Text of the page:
Now, this is very easy, but the real problem is when you try to use a more complex formula. What I mean by more complex is that the formula includes more than one function in it or the function itself doesn’t support ranges, like this one:

COUNTIF ( DAY('Form responses 1'!A2:A), "=16")

We know that **COUNTIF** function can work with a range of cells, but **DAY** function is not build to do that.

A short reminder,

DAYfunction will return the day of the month from the specific date, in this case, fromcolumn B, you can read more here: DAY function.

What this formula is intended to do is basically count how many responses are entered on the 16th day. I say intended because is not going to work, the **DAY** function cannot process a range of cells and here is the result in the sheets:

## Using arrayformula for non-array functions

In order for the previous formula to work, I must use the function **ARRAYFORMULA** that will make the non-array functions to use arrays. This function will make the function **DAY** to use the range by making an array of formulas.

For the formula to work we are going to put everything in the ARRAYFORMULA function like this:

=ARRAYFORMULA(COUNTIF ( DAY('Form responses 1'!A2:A), "=16"))

Here is the result from the formula:

This is not the only use of ARRAYFORMULA function, it can also get a range of cells. Look what happens if you use this function with a function that doesn’t handle a range of cells, like function DAY.

=ARRAYFORMULA(DAY('Form responses 1'!A2:A))

As we can see from the example, we can get a list of values using ARRAYFORMULA with any function. So now, I can return a list of values based on some criteria.

Let’s say I want to get all the e-mails from the responders that submitted their answer on the 16th. For this, I’m going to use the **IF** function:

=ARRAYFORMULA(IF(DAY( 'Form responses 1'!A2:A)=16,'Form responses 1'!C2:C,))

This formula will compare the responses timestamp (column A) if they are equal to 16 and if they are it will display the e-mails from the C column.

While this type of formulas is useful for making calculations, they are not good to display a list of data from the responses sheet. The previous formula filtered a set of data that is consecutive, but if the data is spread across the sheet it will be a problem to display the results. Let’s adjust the formula to display the data based on the respondent’s e-mail. The formula will look like this:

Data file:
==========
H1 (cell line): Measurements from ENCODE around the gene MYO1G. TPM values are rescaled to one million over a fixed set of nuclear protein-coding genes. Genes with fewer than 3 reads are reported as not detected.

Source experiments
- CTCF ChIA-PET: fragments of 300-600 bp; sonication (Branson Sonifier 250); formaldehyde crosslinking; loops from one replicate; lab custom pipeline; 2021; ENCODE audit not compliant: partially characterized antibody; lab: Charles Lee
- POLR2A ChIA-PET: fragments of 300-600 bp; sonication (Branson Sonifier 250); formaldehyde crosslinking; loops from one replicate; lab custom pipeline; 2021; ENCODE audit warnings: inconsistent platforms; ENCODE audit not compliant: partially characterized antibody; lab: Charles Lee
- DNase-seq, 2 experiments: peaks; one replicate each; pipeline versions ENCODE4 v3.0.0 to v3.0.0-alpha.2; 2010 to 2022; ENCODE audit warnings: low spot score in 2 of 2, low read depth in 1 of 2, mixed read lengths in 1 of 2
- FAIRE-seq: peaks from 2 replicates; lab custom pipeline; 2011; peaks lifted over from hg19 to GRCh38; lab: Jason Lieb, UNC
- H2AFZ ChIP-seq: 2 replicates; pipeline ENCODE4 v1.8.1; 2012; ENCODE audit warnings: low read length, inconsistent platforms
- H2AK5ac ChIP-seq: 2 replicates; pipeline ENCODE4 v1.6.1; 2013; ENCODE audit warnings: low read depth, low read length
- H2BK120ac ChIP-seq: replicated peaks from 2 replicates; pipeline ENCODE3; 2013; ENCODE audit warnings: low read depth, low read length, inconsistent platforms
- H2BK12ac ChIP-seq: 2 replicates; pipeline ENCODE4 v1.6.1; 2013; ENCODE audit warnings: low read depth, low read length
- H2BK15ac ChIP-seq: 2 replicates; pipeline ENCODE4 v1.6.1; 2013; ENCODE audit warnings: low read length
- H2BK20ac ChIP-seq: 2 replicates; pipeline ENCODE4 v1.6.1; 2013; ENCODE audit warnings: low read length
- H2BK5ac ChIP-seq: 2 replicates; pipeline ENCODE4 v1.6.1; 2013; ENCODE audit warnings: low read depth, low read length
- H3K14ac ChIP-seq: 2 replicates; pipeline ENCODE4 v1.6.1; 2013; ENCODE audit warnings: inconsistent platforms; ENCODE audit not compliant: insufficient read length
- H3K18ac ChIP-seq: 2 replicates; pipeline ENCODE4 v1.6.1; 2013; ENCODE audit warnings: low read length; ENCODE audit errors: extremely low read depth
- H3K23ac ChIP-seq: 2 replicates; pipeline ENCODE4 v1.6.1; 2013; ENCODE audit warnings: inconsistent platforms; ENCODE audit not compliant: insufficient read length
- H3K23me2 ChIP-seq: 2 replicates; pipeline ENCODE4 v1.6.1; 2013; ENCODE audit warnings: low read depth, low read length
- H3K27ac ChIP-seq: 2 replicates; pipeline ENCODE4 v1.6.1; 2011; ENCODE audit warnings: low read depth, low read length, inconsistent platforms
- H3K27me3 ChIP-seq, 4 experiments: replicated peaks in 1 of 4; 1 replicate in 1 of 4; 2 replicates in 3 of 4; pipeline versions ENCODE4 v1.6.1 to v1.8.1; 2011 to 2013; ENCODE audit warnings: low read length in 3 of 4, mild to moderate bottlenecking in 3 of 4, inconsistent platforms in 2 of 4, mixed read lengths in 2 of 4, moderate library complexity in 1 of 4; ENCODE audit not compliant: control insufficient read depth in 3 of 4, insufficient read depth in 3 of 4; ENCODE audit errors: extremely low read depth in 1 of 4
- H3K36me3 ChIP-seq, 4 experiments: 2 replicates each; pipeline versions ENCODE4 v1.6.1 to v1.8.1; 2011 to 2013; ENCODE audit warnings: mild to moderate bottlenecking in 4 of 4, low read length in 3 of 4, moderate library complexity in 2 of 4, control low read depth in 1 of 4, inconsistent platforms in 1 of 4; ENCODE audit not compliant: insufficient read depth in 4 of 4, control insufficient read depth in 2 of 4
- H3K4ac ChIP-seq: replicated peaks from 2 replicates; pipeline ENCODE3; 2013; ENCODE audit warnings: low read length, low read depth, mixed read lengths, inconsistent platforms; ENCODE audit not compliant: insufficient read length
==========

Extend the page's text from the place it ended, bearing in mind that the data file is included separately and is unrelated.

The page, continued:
=ARRAYFORMULA(IF( 'Form responses 1'!C2:C="someone1@gmail.com", 'Form responses 1'!B2:C, ))

Here is the result of that formula:

Note: In this example, we display data from two columns with the expression ‘Form responses 1’!B2:C

Аlthough, the result from the formula is OK, the way it is displayed is a problem, returning the values that did not match as empty rows.

So, to avoid this, there is another solution to display filtered data from the responses sheet using QUERY or FILTER functions. Even though the QUERY function can perform more complex calculations, I’m not going to use it here. I’m going to talk about:

## How to use FILTER function

The FILTER function acts the same as the filter options in your spreadsheet. So, basically it will filter the data based on values in one or more columns. Here is the syntax for the FILTER function:

FILTER( range, condition1, [condition2, …])

The **range** is the data that is going to be displayed if the condition is met. This means that if the condition is met in the corresponding row it will display the data specified in the range. You have to specify at least one condition and the length must be the same as the **range**.

Now, in order to recreate the previous formula with the FILTER function we are going to use the next expression:

=FILTER( 'Form responses 1'!B2:C, 'Form responses 1'!C2:C = "someone1@gmail.com")

Where **‘Form responses 1’!B2:C** is the range to be displayed if the condition **‘Form responses 1’!C2:C = “someone1@gmail.com”** is met.

And here is the result:

Filter function to analyze data from Google Forms

As you can see from the example, it displays the data without blank rows.

You can use FILTER function with more conditions specified and get more specific lists. Also, you can use the results from the function to do an extra calculation. Like for example, the next formula is going to sum the numbers entered in the “Some Number” field submitted only from “someone1@gmail.com”

From here on, you can create graphs and publish your data on Google Sites and create a fully automated system. For example, you can create a Google Form that will collect daily sales info and you can filter the data and display a daily, weekly or monthly sales report. For this, I plan to create a how-to guide, so check the blog regularly for any updates.

Here is the link for the spreadsheet that I used in this how-to: The Google Spreadsheet

If you have any questions just post a comment I’ll get back to you.